He doesn’t plan to follow his mother’s lead. Rosario says he’s done a lot of research and he’s confident about his choice. “Once you vote, that is your president, that is the person that you put into the office,” said Rosario. “It is your choice; it should be nobody else’s decision.
Alyssa Yuhouse graduated from the University of Georgia in May and now works at Clarke Central. She’s a college adviser who helps students plan for college or other post-secondary training. This is her first job.
Tax policy is her top issue, and she’s skeptical about some of Donald Trump’s promises “He tells people that he will lower taxes, but literally people cannot know whether it will pass the Congress,” she said.
Yuhouse registered to vote as an independent, but she did not vote in the March primary partly because she was busy with work, and partly because she did not think her vote would impact the final result. But she’s definitely going to the polls on Nov. 8.
Georgia residents who want to register to vote can do so before Oct. 11 by going to https://registertovote.sos.ga.gov/GAOLVR/welcometoga.do#no-back-button Absentee ballots are also available, and registered voters can vote early at selected polling places between Oct. 17 and Nov. 4.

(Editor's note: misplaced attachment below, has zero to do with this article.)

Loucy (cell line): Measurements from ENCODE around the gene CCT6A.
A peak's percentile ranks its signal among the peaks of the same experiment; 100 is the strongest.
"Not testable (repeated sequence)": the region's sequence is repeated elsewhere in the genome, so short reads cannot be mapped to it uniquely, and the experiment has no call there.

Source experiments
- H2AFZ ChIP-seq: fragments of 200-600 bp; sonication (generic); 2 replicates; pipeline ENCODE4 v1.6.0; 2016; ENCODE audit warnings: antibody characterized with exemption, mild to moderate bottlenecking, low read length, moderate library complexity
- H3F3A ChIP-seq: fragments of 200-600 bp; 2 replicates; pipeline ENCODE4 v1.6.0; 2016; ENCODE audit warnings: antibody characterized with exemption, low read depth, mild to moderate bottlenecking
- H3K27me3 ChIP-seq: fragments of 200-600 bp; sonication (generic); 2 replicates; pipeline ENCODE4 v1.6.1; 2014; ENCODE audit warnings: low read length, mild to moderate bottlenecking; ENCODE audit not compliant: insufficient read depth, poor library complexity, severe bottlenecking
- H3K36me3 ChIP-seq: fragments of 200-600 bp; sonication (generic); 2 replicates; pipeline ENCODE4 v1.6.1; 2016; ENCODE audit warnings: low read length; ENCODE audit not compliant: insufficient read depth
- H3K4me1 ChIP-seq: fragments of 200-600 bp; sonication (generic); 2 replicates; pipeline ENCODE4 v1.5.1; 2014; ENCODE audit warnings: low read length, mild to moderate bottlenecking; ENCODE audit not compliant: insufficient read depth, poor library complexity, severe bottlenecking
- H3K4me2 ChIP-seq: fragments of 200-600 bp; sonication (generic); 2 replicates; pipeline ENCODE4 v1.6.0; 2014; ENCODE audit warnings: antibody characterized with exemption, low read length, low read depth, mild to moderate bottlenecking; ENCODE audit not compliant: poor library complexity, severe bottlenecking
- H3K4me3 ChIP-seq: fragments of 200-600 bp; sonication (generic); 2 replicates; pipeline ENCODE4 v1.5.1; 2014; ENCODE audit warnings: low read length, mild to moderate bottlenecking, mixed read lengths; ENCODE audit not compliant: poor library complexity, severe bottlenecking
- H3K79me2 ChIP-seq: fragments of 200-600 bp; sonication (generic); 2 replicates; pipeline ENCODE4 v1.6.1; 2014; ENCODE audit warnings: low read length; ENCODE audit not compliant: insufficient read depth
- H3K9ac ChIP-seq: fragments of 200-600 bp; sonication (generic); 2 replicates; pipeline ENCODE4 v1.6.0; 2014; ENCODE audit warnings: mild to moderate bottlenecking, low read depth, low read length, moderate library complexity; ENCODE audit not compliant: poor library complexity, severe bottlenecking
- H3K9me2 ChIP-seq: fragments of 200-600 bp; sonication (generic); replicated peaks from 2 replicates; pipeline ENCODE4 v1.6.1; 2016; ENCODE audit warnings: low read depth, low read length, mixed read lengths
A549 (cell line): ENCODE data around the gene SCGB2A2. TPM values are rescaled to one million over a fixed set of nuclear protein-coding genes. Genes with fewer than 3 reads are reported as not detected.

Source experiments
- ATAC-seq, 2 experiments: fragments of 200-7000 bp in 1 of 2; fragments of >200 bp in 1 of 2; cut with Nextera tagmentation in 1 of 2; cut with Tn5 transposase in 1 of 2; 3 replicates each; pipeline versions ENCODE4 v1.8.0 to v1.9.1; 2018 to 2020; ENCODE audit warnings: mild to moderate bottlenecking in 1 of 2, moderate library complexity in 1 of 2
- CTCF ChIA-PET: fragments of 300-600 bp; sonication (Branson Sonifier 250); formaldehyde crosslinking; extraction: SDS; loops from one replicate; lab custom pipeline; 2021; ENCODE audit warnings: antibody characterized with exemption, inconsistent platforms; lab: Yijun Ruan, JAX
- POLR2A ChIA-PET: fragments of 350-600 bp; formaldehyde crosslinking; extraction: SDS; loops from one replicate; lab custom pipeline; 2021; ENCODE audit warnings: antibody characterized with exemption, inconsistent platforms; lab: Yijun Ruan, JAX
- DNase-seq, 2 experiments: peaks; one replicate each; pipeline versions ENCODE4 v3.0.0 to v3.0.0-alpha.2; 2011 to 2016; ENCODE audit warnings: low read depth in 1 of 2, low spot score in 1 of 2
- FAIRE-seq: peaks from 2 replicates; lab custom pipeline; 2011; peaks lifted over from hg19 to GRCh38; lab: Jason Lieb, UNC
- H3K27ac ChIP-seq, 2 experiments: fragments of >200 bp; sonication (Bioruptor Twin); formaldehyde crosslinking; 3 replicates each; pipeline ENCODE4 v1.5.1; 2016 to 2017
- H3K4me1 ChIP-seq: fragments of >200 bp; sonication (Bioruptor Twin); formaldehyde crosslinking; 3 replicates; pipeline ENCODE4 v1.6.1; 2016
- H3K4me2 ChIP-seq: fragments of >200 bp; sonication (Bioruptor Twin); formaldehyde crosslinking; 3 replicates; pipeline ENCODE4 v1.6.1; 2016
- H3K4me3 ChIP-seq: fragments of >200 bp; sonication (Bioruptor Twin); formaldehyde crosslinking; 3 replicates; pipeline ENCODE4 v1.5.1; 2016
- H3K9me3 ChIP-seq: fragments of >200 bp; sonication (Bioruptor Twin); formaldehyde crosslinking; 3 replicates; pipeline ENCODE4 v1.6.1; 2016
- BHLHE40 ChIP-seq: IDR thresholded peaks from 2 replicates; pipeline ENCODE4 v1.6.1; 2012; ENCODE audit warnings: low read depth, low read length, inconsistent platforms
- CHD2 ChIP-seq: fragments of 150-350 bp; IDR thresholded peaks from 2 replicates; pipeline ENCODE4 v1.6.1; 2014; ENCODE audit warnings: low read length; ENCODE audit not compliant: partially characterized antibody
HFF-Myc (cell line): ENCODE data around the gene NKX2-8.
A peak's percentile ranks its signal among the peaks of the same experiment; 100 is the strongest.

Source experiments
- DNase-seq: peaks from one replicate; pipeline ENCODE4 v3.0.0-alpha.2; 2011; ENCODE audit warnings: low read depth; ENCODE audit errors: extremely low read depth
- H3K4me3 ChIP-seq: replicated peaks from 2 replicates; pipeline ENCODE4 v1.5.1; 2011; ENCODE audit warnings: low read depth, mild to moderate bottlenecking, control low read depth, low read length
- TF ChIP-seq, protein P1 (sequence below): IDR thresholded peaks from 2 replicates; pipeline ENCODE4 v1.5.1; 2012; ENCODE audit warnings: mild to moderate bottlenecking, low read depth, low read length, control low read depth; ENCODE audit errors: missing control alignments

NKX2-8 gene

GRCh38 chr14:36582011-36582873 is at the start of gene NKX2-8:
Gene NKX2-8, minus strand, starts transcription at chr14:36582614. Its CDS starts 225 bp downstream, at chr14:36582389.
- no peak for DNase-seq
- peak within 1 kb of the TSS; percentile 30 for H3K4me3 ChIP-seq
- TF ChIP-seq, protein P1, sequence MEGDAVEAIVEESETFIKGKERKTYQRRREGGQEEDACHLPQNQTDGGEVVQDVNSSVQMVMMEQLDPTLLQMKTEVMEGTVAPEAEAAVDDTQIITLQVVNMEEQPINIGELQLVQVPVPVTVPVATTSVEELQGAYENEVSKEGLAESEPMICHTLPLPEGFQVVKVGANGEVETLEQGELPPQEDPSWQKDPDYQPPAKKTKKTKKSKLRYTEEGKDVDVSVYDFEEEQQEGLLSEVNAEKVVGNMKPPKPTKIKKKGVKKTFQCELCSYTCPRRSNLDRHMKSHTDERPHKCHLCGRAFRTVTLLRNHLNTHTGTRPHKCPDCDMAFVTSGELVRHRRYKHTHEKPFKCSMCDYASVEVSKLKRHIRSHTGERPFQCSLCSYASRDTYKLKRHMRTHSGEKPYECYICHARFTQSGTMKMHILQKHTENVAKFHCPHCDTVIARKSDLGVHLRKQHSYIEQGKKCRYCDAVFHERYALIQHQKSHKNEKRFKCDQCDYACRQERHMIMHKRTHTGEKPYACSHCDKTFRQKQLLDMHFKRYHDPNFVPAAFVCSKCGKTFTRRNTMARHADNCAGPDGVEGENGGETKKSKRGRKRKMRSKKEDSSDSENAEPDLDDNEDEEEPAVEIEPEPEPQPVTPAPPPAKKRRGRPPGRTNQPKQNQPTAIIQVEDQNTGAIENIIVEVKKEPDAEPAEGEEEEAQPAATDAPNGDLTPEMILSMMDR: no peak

Of the 336 students accepted by Grady’s undergraduate programs, 180 will study advertising or public relations, said director of undergraduate services Beth Rector. One hundred students were admitted to advertising and 80 to public relations. In contrast, 96 students will pursue journalism and 60 in entertainment and media studies.
“It’s amazing that in a college called ‘journalism and mass communication,’ nearly half the students are in advertising or PR.” Rector said at yesterday’s meeting.